She earned her degree online from California Coast University.

“I started when there were a lot of police officers who were first hired in the 1970s, but I’ve never been anything but mentored by a fantastic group of men and women,” Casto said.

Mindy Casto as a cadet. (Fresno PD)

Three Castos in the Department

Not only does Casto’s husband work in the department — Sgt. Steve Casto — but so does her son, Brenden, who joined the force last year.

She was surprised about her son’s choice.

“I imagine he probably wouldn’t prefer to have our last name sometimes, you know? He’s his own independent person, and he gets the job done. He’s been raised to have a really strong work ethic, and I think it’s going to serve him well. He doesn’t need our name or me or anybody else to help pave the way for him. He’s going to do it on his own,” Casto said.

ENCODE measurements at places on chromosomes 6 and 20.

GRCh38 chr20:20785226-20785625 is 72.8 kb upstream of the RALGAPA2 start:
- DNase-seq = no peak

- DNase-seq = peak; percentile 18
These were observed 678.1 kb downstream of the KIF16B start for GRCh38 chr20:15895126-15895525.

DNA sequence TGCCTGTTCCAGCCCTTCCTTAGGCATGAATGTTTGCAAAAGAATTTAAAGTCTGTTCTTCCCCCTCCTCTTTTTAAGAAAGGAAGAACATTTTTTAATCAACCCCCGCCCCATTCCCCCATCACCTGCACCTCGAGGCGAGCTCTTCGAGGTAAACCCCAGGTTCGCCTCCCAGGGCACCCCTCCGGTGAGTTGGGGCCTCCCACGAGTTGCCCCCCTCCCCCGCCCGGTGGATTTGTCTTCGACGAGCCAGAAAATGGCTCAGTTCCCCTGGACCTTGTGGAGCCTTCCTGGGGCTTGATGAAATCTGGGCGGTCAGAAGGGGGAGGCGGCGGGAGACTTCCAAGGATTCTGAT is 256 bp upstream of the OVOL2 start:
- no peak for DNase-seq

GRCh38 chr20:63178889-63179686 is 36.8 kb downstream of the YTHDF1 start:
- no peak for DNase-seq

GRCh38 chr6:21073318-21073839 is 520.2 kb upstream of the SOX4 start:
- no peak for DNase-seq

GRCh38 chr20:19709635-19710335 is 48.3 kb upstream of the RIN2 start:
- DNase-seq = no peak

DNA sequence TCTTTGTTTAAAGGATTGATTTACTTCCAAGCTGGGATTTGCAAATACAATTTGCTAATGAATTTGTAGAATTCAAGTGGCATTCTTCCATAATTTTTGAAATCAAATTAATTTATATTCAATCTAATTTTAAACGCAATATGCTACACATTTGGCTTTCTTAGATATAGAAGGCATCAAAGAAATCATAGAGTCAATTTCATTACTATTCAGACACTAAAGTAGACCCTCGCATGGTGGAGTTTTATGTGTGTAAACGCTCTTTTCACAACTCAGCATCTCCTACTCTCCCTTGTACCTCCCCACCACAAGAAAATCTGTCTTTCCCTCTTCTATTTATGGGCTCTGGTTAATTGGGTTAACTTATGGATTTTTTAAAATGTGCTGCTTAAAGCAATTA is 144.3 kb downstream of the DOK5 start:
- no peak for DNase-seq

Casto said there is a department policy and city code that prevents her from directly commanding her relatives.

She met her husband when both were working for the department. They’ve been married since 2008.

“We met as field training officers, and we knew each other for a couple of years, and we didn’t start dating until we were both sergeants, maybe two years later,” Casto said.

She doesn’t mind if people call her by a different last name, like “Castro.”

“It’s OK. I’m called Mandy, too. It doesn’t bother me,” she said.

Watch: Exclusive Full Interview with Interim Chief Mindy Casto

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David Taub,